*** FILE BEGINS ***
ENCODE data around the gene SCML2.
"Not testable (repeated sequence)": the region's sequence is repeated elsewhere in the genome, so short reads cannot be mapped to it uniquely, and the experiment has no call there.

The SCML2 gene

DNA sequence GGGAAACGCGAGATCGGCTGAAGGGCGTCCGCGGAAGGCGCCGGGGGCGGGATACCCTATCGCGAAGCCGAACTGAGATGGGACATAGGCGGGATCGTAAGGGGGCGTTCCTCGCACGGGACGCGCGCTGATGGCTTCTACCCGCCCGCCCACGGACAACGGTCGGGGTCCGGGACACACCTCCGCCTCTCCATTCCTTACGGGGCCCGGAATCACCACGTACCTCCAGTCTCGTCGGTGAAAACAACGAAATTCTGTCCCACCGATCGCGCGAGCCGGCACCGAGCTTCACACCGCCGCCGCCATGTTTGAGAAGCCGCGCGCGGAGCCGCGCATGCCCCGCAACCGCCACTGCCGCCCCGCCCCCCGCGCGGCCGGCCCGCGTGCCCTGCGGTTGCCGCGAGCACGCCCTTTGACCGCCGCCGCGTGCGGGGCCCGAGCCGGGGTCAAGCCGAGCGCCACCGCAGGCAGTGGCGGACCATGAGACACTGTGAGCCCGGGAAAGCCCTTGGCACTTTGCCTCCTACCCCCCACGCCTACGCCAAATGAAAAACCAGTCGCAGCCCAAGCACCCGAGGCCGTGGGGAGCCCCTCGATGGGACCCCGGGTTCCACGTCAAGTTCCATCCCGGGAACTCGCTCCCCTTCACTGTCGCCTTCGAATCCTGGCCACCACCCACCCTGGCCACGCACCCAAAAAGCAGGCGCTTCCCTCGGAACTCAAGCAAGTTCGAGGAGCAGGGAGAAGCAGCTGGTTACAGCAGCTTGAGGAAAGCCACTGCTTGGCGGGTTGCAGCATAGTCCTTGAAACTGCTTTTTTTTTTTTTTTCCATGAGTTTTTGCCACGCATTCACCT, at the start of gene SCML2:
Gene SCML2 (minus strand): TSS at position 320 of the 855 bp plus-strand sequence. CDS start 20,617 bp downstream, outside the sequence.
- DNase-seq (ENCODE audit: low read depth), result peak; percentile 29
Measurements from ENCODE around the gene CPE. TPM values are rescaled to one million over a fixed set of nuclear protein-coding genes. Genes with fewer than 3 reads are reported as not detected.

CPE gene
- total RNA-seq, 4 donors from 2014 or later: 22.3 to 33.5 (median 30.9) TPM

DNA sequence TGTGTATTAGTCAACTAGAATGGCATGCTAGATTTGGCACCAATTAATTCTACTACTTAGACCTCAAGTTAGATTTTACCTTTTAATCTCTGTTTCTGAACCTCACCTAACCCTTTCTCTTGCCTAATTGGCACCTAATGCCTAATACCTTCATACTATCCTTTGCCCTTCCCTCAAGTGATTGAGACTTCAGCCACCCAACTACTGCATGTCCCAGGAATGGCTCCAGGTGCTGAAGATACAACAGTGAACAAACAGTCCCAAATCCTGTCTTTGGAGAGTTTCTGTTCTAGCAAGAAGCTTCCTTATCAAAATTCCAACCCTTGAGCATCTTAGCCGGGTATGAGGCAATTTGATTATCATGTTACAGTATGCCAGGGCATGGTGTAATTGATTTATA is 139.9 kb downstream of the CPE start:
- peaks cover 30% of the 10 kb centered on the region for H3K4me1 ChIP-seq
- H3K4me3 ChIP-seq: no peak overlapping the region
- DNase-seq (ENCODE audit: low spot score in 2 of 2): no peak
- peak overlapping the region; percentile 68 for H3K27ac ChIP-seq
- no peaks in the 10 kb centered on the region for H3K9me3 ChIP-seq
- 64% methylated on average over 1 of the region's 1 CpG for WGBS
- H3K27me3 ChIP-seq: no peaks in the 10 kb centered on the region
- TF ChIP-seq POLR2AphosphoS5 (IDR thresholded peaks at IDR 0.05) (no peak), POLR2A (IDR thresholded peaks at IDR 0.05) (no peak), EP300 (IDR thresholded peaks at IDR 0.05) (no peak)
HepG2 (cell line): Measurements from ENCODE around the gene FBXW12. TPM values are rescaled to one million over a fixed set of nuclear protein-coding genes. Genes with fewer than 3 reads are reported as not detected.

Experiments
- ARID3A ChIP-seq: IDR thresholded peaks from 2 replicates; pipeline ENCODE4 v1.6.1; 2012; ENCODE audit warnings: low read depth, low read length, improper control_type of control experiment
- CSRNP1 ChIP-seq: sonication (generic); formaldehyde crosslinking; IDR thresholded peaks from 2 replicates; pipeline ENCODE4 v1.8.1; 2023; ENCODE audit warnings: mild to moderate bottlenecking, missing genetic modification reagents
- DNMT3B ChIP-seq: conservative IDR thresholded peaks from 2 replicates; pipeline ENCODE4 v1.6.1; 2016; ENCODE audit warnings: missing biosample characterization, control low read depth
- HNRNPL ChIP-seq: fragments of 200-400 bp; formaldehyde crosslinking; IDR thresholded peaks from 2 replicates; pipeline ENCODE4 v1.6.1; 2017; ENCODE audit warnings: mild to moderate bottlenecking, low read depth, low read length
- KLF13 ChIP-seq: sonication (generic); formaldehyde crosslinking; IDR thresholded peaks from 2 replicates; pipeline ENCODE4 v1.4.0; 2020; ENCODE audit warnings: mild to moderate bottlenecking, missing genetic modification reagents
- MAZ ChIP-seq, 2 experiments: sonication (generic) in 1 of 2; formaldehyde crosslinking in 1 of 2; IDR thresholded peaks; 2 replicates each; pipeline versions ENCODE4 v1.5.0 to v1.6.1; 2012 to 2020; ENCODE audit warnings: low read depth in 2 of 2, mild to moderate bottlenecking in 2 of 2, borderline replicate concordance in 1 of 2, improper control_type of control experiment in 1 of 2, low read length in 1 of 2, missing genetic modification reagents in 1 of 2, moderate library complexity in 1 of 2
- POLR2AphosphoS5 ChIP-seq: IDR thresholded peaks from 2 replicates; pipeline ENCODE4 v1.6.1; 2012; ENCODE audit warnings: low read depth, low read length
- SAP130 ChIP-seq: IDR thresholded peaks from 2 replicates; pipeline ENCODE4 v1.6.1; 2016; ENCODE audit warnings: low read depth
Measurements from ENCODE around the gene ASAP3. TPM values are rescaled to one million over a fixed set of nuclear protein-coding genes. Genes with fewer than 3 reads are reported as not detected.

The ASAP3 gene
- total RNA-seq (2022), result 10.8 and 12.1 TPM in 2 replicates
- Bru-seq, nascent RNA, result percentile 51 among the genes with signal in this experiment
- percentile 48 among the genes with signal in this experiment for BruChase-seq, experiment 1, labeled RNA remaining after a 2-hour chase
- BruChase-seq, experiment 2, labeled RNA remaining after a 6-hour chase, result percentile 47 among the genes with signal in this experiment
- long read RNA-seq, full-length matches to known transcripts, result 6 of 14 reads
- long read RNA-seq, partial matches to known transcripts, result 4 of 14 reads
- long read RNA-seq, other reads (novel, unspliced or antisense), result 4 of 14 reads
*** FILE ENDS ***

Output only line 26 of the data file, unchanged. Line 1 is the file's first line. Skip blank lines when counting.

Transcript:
- MAZ ChIP-seq, 2 experiments: sonication (generic) in 1 of 2; formaldehyde crosslinking in 1 of 2; IDR thresholded peaks; 2 replicates each; pipeline versions ENCODE4 v1.5.0 to v1.6.1; 2012 to 2020; ENCODE audit warnings: low read depth in 2 of 2, mild to moderate bottlenecking in 2 of 2, borderline replicate concordance in 1 of 2, improper control_type of control experiment in 1 of 2, low read length in 1 of 2, missing genetic modification reagents in 1 of 2, moderate library complexity in 1 of 2